Rebecca. I thought I might call it loving you—then. I thought it was love. But it was not. It was what I have said—a wild, uncontrollable passion.
Rosmer (speaking with difficulty). Rebecca—is it really you—you—who are sitting here telling me this?
Rebecca. Yes, indeed it is, John.
Rosmer. Then it was as the outcome of this—and under the influence of this—that you “acted,” as you called it.
Rebecca. It swept over me like a storm over the sea—like one of the storms we have in winter in the north. They catch you up and rush you along with them, you know, until their fury is expended. There is no withstanding them.
Rosmer. So it swept poor unhappy Beata into the mill-race.
Rebecca. Yes—it was like a fight for life between Beata and me at that time.
Rosmer. You proved the strongest of us all at Rosmersholm—stronger than both Beata and me put together.
Rebecca. I knew you well enough to know that I could not get at you in any way until you were set free—both in actual circumstances and in your soul.
Rosmer. But I do not understand you, Rebecca. You—you yourself and your whole conduct—are an insoluble riddle to me. I am free now—both in my soul and my circumstances. You are absolutely in touch with the goal you set before yourself from the beginning. And nevertheless—
Rebecca. I have never stood farther from my goal than I do now.
Rosmer. And nevertheless, I say, when yesterday I asked you—urged you—to become my wife, you cried out that it never could be.
Rebecca. I cried out in despair, John.
Rebecca. Because Rosmersholm has unnerved me. All the courage has been sapped out of my will here—crushed out! The time has gone for me to dare risk anything whatever. I have lost all power of action, John.
Rosmer. Tell me how that has come about.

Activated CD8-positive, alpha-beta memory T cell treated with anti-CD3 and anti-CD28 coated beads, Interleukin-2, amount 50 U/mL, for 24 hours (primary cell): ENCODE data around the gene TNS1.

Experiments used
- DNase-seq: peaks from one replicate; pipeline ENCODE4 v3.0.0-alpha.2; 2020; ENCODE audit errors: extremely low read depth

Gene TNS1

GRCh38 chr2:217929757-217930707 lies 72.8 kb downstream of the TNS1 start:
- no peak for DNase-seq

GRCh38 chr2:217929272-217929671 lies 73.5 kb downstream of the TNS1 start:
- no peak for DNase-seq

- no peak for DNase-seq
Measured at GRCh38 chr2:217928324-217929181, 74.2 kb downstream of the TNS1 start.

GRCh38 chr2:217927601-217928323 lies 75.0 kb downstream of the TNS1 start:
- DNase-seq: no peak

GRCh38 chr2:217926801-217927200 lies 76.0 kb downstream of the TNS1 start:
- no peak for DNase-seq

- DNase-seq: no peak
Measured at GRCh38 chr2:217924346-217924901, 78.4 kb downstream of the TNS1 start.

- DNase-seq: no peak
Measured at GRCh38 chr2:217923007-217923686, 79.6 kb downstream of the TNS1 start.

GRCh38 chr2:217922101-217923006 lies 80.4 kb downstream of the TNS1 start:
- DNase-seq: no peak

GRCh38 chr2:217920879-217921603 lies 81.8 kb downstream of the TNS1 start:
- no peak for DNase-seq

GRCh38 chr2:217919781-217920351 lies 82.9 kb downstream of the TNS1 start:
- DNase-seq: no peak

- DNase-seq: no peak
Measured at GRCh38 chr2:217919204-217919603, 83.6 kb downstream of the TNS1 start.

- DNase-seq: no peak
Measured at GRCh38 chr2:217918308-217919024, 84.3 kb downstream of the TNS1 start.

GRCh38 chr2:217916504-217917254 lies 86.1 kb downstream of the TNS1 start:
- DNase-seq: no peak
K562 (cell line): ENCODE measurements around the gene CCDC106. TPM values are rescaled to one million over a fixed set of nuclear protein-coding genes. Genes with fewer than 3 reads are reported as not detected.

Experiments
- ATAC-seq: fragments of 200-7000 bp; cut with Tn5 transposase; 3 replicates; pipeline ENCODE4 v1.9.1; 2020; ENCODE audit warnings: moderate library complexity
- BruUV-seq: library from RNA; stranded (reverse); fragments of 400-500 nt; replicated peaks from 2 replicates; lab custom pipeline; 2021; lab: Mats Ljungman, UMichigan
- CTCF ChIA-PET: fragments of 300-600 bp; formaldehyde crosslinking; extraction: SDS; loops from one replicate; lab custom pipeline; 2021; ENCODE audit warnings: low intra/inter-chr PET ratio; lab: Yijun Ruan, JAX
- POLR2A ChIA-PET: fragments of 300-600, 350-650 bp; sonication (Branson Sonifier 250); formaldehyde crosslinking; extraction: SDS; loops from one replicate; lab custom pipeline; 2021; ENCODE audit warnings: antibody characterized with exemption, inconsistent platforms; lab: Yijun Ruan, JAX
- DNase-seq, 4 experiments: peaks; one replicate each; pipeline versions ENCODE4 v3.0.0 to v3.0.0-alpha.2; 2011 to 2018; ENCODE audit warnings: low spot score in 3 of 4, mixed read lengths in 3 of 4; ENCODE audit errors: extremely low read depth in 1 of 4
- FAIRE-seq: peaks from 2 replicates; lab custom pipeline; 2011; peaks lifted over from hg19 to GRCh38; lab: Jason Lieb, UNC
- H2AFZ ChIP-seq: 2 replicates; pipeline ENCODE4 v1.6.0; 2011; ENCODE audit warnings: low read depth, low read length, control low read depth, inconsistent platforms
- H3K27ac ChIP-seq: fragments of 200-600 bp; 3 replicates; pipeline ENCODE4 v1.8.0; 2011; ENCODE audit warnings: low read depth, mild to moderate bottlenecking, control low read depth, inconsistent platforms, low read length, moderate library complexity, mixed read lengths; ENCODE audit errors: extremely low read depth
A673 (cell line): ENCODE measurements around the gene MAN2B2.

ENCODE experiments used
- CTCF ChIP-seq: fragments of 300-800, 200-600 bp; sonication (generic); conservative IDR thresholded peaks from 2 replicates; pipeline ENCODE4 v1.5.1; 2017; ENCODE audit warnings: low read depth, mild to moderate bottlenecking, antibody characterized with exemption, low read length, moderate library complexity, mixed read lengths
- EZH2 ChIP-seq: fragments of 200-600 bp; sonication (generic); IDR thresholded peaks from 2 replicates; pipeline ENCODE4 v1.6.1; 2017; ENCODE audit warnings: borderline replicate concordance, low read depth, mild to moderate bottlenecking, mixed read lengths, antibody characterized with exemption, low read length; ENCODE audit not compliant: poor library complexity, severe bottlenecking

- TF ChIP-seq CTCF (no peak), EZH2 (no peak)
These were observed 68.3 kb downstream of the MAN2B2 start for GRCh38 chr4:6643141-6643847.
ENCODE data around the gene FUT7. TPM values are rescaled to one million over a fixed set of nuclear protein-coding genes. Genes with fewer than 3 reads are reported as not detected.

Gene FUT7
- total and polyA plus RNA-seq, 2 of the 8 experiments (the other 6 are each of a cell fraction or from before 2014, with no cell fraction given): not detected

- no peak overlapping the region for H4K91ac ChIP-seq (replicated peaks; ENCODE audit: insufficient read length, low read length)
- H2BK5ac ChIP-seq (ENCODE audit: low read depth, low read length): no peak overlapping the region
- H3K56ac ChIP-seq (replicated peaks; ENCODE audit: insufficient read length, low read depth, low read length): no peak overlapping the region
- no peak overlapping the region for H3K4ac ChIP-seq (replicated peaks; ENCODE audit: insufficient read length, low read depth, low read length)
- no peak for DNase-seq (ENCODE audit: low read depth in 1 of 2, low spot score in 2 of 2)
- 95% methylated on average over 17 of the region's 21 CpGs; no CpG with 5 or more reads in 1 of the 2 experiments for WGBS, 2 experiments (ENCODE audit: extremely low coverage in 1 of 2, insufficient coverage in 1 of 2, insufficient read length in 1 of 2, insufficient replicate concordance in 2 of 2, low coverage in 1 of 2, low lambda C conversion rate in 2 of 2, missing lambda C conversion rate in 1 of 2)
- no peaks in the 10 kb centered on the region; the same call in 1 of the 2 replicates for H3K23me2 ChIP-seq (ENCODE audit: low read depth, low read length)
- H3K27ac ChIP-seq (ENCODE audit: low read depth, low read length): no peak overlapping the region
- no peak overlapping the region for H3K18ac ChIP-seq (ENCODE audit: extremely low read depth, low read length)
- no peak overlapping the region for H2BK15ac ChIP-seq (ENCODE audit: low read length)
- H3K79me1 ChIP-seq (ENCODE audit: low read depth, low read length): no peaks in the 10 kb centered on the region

Rebecca. It has come about through my living with you.
Rosmer. But how? How?
Rebecca. When I was alone with you here—and you had really found yourself—
Rosmer. Yes, yes?
Rebecca. For you never really found yourself as long as Beata was Alive—
Rosmer. Alas, you are right in that.
Rebecca. When it came about that I was living together with you here, in peace and solitude—when you exchanged all your thoughts with me unreservedly—your every mood, however tender or intimate—then the great change happened in me. Little by little, you understand. Almost imperceptibly—but overwhelmingly in the end, till it reached the uttermost depths of my soul.
Rosmer. What does this mean, Rebecca?
Rebecca. All the other feeling—all that horrible passion that had drowned my better self—left me entirely. All the violent emotions that had been roused in me were quelled and silenced. A peace stole over my soul—a quiet like that of one of our mountain peaks up under the midnight sun.
Rosmer. Tell me more of it—all that you can.
Rebecca. There is not much more to tell. Only that this was how love grew up in my heart—a great, self-denying love—content with such a union of hearts as there has been between us two.
Rosmer. Oh, if only I had had the slightest suspicion of all this!
Rebecca. It is best as it is. Yesterday, when you asked me if I would be your wife, I gave a cry of joy—
Rosmer. Yes, it was that, Rebecca, was it not! I thought that was what it meant.